We recently returned from the official opening of Hylea’s new brazil nut processing facility in the village of Fortaleza, Bolivia. We were most impressed by the scale and vision of this project . Previous factories we had visited in and around Riberalta are generally old, small and use manual labour for cracking. Although this gives some valuable seasonal employment to locals, it has always also led to issues surrounding local sustainability, sanitation, hygiene, contamination and deterioration of finished product. Hylea have built a modern European standard facility, where the focus is on producing a sustainable end product of exceptional quality. The strategic location in the heart of the collecting area means transport into the factory is not ever an issue, unlike facilities in Riberalta where water levels play a big influence in production scheduling. Furthermore, being closer to the collecting area has advantages in that transport time to the factory is minimized which has a big influence on aflaotoxin levels as the longer the kernels are held in damp/moist conditions prior to processing has a massive impact on the end toxin levels.
Brazil nuts are fundamental to the survival of the rainforests in South America, and shows us how ecoclogically sensitive and completely interdependent this wonderfully rich habitat really is. Their production and the regeneration of the trees that produce them illustrates the importance of diverse plant and animal ecology in maintaining a rainforest ecosystem. Euglossine bees (most often the females) are the only creatures regularly able to gain entrance to the Brazil nut tree’s flowers, which have little lids on them. The bees enter to feed on nectar, and in the process they pollinate the flower. Thus, the Brazil nut tree depends on female euglossine bees for pollination.
Male euglossines have a different role in this ecological process. To reproduce, the males must first prove themselves to the females. The males accomplish this by visiting orchids for the single purpose of gathering fragrant chemicals from the flowers. These fragrances are a necessary precondition of euglossine mating. Without the orchids growing in the rainforest, the euglossine population cannot sustain itself, and the Brazil nut trees do not get pollinated. For this reason, Brazil nuts can only be collected from the rainforest; they cannot be produced on plantations.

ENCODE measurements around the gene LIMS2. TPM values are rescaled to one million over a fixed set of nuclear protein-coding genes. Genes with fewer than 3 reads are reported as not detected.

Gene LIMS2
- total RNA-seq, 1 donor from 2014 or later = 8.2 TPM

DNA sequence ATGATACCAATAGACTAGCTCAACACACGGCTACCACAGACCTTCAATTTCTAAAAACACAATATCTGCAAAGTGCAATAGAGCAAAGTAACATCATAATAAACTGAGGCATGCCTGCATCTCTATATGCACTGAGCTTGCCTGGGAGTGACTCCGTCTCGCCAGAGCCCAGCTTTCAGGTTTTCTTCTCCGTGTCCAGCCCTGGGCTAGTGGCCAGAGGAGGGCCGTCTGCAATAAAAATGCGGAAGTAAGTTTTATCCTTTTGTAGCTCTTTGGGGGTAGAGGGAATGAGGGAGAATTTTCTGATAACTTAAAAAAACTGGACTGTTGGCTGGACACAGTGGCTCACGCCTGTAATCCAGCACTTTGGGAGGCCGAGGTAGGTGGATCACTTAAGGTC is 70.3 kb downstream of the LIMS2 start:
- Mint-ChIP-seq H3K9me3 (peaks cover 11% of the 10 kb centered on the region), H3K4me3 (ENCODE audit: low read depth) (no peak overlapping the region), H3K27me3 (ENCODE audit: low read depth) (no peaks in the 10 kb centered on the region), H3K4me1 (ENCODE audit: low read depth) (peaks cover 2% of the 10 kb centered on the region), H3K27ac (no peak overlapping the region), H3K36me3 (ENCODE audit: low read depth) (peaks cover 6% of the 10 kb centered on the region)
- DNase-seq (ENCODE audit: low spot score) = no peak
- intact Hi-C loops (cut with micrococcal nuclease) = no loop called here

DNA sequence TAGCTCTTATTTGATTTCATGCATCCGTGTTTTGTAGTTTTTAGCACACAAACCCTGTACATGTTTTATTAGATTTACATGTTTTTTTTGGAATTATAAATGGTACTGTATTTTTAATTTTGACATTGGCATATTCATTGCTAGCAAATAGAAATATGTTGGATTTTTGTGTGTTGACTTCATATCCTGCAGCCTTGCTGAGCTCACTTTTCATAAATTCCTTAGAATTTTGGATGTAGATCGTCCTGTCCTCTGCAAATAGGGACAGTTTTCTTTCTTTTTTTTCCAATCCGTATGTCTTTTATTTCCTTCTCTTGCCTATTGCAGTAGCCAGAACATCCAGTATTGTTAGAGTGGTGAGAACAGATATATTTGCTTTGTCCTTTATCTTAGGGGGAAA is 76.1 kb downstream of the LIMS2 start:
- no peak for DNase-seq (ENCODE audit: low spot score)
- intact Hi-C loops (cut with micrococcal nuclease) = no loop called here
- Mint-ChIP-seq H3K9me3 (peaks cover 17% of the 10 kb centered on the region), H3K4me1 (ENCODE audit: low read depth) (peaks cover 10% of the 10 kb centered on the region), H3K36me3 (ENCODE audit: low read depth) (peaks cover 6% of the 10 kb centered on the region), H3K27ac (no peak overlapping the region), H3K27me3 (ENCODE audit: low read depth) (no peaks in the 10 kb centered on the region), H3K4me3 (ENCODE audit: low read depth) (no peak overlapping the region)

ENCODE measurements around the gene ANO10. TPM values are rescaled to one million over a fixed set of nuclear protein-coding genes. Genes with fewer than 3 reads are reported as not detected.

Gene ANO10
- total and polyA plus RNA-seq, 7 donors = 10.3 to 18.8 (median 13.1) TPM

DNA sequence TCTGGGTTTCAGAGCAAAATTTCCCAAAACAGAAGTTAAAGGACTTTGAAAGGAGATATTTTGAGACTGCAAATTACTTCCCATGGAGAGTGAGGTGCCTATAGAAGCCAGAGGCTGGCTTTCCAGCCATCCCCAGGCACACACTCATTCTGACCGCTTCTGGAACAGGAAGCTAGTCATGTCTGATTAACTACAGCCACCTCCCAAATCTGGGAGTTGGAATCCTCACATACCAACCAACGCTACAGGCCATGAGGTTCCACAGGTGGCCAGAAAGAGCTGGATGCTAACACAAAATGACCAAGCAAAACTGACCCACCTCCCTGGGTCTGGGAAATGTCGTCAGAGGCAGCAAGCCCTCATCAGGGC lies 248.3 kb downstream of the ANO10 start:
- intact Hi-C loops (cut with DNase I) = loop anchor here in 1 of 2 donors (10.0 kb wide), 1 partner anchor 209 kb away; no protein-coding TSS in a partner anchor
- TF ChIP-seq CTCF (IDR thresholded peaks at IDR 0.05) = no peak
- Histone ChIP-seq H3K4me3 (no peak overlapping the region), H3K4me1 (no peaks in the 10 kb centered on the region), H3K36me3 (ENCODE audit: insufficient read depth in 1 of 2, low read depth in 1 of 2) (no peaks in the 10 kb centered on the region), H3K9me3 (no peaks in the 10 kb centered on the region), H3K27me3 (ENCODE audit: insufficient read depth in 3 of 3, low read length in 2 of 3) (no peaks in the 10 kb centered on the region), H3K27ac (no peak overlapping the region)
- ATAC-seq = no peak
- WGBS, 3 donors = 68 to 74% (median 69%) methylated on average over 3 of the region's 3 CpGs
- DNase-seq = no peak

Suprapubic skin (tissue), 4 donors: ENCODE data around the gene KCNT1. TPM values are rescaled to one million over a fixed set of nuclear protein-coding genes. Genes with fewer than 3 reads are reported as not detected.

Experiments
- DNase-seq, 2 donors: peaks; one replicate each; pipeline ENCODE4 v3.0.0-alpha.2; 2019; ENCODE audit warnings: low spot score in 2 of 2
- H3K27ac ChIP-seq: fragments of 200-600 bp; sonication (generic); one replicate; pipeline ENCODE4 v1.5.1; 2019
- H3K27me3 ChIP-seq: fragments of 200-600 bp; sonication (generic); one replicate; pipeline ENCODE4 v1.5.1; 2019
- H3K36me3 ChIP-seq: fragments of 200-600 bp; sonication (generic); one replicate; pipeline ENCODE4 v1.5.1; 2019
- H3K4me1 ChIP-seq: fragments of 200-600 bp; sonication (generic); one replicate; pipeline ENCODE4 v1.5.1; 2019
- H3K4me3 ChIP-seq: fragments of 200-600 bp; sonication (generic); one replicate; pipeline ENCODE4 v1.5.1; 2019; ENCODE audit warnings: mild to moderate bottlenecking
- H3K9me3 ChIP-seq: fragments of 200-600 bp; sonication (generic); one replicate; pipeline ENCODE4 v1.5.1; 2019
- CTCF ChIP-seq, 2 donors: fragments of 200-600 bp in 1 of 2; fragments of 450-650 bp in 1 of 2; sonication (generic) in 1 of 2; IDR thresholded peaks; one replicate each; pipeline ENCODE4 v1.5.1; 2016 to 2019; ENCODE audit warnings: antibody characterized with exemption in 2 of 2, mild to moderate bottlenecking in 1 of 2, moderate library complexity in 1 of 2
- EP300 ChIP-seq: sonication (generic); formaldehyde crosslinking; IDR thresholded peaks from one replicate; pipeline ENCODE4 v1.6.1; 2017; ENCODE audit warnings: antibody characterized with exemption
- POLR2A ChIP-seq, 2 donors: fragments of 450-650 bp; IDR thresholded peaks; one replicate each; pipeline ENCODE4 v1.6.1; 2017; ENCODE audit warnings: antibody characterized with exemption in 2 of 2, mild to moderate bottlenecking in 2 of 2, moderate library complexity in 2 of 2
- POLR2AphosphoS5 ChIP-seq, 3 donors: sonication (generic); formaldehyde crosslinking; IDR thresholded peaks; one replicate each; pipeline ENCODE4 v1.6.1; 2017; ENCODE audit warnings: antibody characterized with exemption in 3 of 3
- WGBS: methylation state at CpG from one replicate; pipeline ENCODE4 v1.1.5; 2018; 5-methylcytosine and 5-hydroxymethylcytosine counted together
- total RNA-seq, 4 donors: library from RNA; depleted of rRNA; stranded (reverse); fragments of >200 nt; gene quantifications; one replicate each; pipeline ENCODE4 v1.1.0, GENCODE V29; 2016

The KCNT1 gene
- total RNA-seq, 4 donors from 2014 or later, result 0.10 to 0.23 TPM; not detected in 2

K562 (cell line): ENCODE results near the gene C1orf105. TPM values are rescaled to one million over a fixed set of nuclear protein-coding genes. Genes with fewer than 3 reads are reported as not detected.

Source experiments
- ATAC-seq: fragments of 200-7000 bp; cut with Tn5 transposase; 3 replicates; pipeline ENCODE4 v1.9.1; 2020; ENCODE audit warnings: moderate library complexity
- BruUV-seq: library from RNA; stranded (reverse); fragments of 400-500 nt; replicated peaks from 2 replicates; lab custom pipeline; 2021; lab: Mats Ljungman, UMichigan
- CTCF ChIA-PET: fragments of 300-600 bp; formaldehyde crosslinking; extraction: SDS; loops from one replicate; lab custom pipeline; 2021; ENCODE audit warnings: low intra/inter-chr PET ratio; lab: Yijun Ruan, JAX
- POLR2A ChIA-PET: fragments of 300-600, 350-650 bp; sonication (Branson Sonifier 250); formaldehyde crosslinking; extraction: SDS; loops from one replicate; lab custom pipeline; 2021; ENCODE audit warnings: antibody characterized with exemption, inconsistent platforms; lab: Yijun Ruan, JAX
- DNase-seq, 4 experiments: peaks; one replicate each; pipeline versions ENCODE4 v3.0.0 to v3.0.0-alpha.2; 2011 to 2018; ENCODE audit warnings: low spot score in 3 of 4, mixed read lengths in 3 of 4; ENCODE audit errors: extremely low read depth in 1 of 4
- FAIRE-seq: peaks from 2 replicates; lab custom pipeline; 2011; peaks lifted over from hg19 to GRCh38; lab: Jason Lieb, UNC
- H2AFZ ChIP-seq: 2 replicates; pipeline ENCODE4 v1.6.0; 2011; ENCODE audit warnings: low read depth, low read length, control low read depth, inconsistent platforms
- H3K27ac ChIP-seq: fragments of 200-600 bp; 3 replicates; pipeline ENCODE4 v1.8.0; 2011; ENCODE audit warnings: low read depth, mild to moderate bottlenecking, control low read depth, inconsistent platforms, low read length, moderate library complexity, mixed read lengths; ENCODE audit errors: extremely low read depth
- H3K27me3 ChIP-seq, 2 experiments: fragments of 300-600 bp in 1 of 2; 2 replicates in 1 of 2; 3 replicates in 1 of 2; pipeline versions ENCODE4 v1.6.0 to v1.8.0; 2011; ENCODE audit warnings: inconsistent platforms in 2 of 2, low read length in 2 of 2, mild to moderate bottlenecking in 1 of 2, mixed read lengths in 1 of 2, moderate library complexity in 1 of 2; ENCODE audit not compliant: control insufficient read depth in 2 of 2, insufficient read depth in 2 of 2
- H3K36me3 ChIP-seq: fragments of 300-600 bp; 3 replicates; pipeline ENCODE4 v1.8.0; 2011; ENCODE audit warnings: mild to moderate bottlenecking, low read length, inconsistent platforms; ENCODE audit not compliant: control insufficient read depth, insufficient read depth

Finally, once the Brazil nut pods are formed, the tree then depends on the Agouti, a rodent, to distribute and actually plant the seeds. The Agouti is one of the few animals capable of chewing through the very hard pod to reach the nuts inside. Agoutis scatter and bury the nuts for future consumption, but some nuts manage to sprout and grow into mature trees.
Hylea was founded by the Hecker family , originally emigrating from Switzerland, and have been working with Brazilnuts since 1919. They own 25.000 hectares in the state of Pando, Bolivia. All of this is actually organically certified as well. Social responsibility and sustainability is extremely important for the Hecker family. This project has had a huge impact in the region. They are of course providing many jobs but have not stopped there as they have built a school, medical centre, and houses , as well as shops, and even a social club, for the families who will be working in the facility 12 months of the year and live in the village of Fortaleza. There are fruit and vegetable plots and plans to diversify with cacao and cashews, with the overall aim of sustainable production and safeguarding the rainforest habitat for future generations.
As Aime Hecker explained ‘We had been working for ages in collecting, packing and shipping and now don’t rely on others for the processing’. Being in control of ones future destiny allows for planning on a bigger and longer time scale than any previous business in this region would generally consider. Mostly timber extraction shows a short term gain for the a few , and devastation that never recovers for many. Hylea are in this business for the long term and have shown a commitment for generations to the people and to the area, to nature and sustainability. Lets all support this project and support nature. And remember the bees are dependent on you!